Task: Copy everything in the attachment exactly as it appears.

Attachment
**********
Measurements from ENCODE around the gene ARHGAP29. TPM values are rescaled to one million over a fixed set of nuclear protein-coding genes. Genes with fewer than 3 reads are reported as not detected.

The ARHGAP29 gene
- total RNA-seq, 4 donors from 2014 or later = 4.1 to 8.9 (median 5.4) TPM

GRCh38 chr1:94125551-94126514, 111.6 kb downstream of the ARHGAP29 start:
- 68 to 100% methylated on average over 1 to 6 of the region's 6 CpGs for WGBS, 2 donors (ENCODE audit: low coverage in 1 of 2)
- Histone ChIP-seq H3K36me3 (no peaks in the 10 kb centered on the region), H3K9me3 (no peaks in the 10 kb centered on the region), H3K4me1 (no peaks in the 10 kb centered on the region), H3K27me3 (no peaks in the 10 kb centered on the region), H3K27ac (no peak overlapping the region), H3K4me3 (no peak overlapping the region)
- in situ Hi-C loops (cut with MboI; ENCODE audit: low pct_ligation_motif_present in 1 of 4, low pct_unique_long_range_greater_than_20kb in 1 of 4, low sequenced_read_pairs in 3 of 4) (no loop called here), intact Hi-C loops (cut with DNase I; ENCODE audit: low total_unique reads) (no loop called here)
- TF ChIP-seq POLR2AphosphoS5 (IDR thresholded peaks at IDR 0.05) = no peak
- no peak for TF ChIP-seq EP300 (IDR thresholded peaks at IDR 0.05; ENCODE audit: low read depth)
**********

Measurements from ENCODE around the gene ARHGAP29. TPM values are rescaled to one million over a fixed set of nuclear protein-coding genes. Genes with fewer than 3 reads are reported as not detected.

The ARHGAP29 gene
- total RNA-seq, 4 donors from 2014 or later = 4.1 to 8.9 (median 5.4) TPM

GRCh38 chr1:94125551-94126514, 111.6 kb downstream of the ARHGAP29 start:
- 68 to 100% methylated on average over 1 to 6 of the region's 6 CpGs for WGBS, 2 donors (ENCODE audit: low coverage in 1 of 2)
- Histone ChIP-seq H3K36me3 (no peaks in the 10 kb centered on the region), H3K9me3 (no peaks in the 10 kb centered on the region), H3K4me1 (no peaks in the 10 kb centered on the region), H3K27me3 (no peaks in the 10 kb centered on the region), H3K27ac (no peak overlapping the region), H3K4me3 (no peak overlapping the region)
- in situ Hi-C loops (cut with MboI; ENCODE audit: low pct_ligation_motif_present in 1 of 4, low pct_unique_long_range_greater_than_20kb in 1 of 4, low sequenced_read_pairs in 3 of 4) (no loop called here), intact Hi-C loops (cut with DNase I; ENCODE audit: low total_unique reads) (no loop called here)
- TF ChIP-seq POLR2AphosphoS5 (IDR thresholded peaks at IDR 0.05) = no peak
- no peak for TF ChIP-seq EP300 (IDR thresholded peaks at IDR 0.05; ENCODE audit: low read depth)